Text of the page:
Another variant of the proof of stake system is of course Bonded Proof of Stake. This is your more typical model where the users were bond tokens at state in order to vote on blocks. The thinking goes that they will never vote against their own interests as they could lose that stake. The only problem with this is that it allows a well-heeled adversary to overtake the network. There are many occasions where an attacker could get more value from bringing down a network then they could lose with money bonded in stake. So, quite clearly the current message of consensus means that it’s hard to scale a blockchain insecure and decentralized way, and that is exactly why Algorand has developed its secure proof of stake mechanism. So let’s slide into that now.
The Algorand consensus mechanism is called pure proof of stake. And it operates on this simple principle. It makes cheating by a minority of the money impossible and cheating by the majority stupid. So what do I mean by that? Well unlike with other bonded proof of state mechanisms that rely on punishing bad actors, but the fun staked. They developed a mechanism so that those with small stakes cannot cheat, moreover those that have a large stake in the network won’t cheat. It will completely devalue their holdings and make no economic sense. So, basically as long as 2/3 of the majority are honest, the protocol will work just fine. It also differs from other mechanisms in that the money does not have to be bonded for a particular period of time. Money is always in users' wallets ready to be spent and used in other ways on the network. On the other hand, blocks are constructed into two phases through lotteries known as cryptographic sortition. And if that sounds like mumbo-jumbo to you, don’t worry, it’s basically just a mechanism where consensus on blocks is established through two stages a proposal stage and a voting round.
Who does what in the is completely random and hence impossible to manipulate. By the way, I have linked to the docks below if you want to do a bit more reading but what this basically means for the ecosystem is that you have fast finality. For example, Algorand smart contracts operate at over 1,000 transactions per second, which is considerably higher than the number of other smart contract blockchains. Moreover, the random nature of the sortition that I mentioned above means that It is immediately decentralized, and given that there’s no way for adversaries to know who is voting on the next blog. It’s also secure.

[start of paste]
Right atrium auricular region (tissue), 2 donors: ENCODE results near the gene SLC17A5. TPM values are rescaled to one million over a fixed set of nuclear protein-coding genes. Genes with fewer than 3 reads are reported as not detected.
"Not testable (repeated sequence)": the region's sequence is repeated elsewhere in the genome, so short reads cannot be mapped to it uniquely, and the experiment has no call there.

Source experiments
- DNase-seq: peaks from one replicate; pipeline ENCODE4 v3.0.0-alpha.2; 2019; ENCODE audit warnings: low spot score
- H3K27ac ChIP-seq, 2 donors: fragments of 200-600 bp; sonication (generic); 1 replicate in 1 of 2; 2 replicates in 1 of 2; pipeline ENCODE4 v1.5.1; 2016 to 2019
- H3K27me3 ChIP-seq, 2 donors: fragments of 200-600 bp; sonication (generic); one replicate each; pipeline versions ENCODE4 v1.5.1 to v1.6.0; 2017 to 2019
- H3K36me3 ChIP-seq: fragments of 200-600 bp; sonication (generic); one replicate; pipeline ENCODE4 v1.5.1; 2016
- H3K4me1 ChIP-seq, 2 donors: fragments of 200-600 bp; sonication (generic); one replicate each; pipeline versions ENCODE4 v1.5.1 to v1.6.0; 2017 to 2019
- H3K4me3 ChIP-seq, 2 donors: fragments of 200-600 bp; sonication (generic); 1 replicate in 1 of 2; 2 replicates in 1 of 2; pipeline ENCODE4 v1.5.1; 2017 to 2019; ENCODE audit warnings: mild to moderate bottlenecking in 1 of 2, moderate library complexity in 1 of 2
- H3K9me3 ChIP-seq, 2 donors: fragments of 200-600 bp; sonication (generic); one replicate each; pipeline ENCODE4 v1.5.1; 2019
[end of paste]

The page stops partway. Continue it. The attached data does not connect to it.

Okay, so the underlying blockchain layer of Algorand is able to attack that scalability problem. I know I want to move on to the next most important component of the tech stack and that is their smart contract functionality. This is particularly relevant given their recent DeFi pivot.
Last year Algorand released Algorand 2.0 which was a much-needed update to its protocol. This would see the introduction of three key features these include the following the Algorand Standard Assets, the Algorand Atomic Transfer, and The Smart Contracts. If you want to read about those first two, then I encourage you to look at the docs. The one that I’m most interested in covering now, is that concerning those stateful smart contracts. Algorand’s smart contracts are integrated into Algorand Layer 1, which means that they inherit the same speed, scale, finality, and security as the Algorand platform itself. Moreover, they are cost-effective and error-free in order to get a sense of just how compelling they’re smart contracts are.
As mentioned the founder of Algorand is an MIT cryptography Professor called Silvio Micali to say that he’s accomplished in the field of cryptography is an understatement. He’s won three different international academic awards for his work. He’s one hell of a bring a chap. Oh and here’s a fun fact those Zero-Knowledge Proof that you often hear about those were first conceived back in the day by Silvio and two other professors.
Silvio Micali is the founder of Algorand. He is an expert in cryptography, secure protocols, and pseudo-random generation and he oversees all of the research and security involved with Algorand. He is the co-inventor of a large number of protocols, including Verifiable Random Functions, Zero-Knowledge Proofs, and Probabilistic Encryption.
Steve Kokinos serves as the CEO at Algorand. He was previously the CEO at the global enterprise communication platform Fuze, and he brings a wealth of business and entrepreneurial experience to Algorand.
W. Sean Ford is the COO at Algorand, and he also brings a wealth of business experience, having previously been the CMO at LogMeIn.